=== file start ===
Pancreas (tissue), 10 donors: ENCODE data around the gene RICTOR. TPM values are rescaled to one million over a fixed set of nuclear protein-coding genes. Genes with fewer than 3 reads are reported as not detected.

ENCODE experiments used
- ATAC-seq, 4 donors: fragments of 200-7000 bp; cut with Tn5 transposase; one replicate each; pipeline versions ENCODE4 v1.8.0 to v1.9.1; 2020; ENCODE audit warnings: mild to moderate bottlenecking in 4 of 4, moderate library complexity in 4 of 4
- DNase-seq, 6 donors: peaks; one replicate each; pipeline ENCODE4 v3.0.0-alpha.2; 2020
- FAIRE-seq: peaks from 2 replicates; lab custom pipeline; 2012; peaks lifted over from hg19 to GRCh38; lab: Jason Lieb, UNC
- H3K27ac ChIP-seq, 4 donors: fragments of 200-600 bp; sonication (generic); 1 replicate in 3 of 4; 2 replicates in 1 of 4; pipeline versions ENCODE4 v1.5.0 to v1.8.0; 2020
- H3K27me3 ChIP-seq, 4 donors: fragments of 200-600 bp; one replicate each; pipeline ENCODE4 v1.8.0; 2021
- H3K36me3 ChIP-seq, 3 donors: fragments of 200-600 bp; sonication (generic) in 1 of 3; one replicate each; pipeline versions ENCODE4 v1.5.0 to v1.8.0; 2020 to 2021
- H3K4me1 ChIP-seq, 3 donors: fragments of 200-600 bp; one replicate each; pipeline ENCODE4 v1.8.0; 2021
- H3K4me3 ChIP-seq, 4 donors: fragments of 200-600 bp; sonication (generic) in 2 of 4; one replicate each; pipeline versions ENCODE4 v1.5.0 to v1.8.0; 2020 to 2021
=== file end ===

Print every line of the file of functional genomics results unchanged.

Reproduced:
Pancreas (tissue), 10 donors: ENCODE data around the gene RICTOR. TPM values are rescaled to one million over a fixed set of nuclear protein-coding genes. Genes with fewer than 3 reads are reported as not detected.

ENCODE experiments used
- ATAC-seq, 4 donors: fragments of 200-7000 bp; cut with Tn5 transposase; one replicate each; pipeline versions ENCODE4 v1.8.0 to v1.9.1; 2020; ENCODE audit warnings: mild to moderate bottlenecking in 4 of 4, moderate library complexity in 4 of 4
- DNase-seq, 6 donors: peaks; one replicate each; pipeline ENCODE4 v3.0.0-alpha.2; 2020
- FAIRE-seq: peaks from 2 replicates; lab custom pipeline; 2012; peaks lifted over from hg19 to GRCh38; lab: Jason Lieb, UNC
- H3K27ac ChIP-seq, 4 donors: fragments of 200-600 bp; sonication (generic); 1 replicate in 3 of 4; 2 replicates in 1 of 4; pipeline versions ENCODE4 v1.5.0 to v1.8.0; 2020
- H3K27me3 ChIP-seq, 4 donors: fragments of 200-600 bp; one replicate each; pipeline ENCODE4 v1.8.0; 2021
- H3K36me3 ChIP-seq, 3 donors: fragments of 200-600 bp; sonication (generic) in 1 of 3; one replicate each; pipeline versions ENCODE4 v1.5.0 to v1.8.0; 2020 to 2021
- H3K4me1 ChIP-seq, 3 donors: fragments of 200-600 bp; one replicate each; pipeline ENCODE4 v1.8.0; 2021
- H3K4me3 ChIP-seq, 4 donors: fragments of 200-600 bp; sonication (generic) in 2 of 4; one replicate each; pipeline versions ENCODE4 v1.5.0 to v1.8.0; 2020 to 2021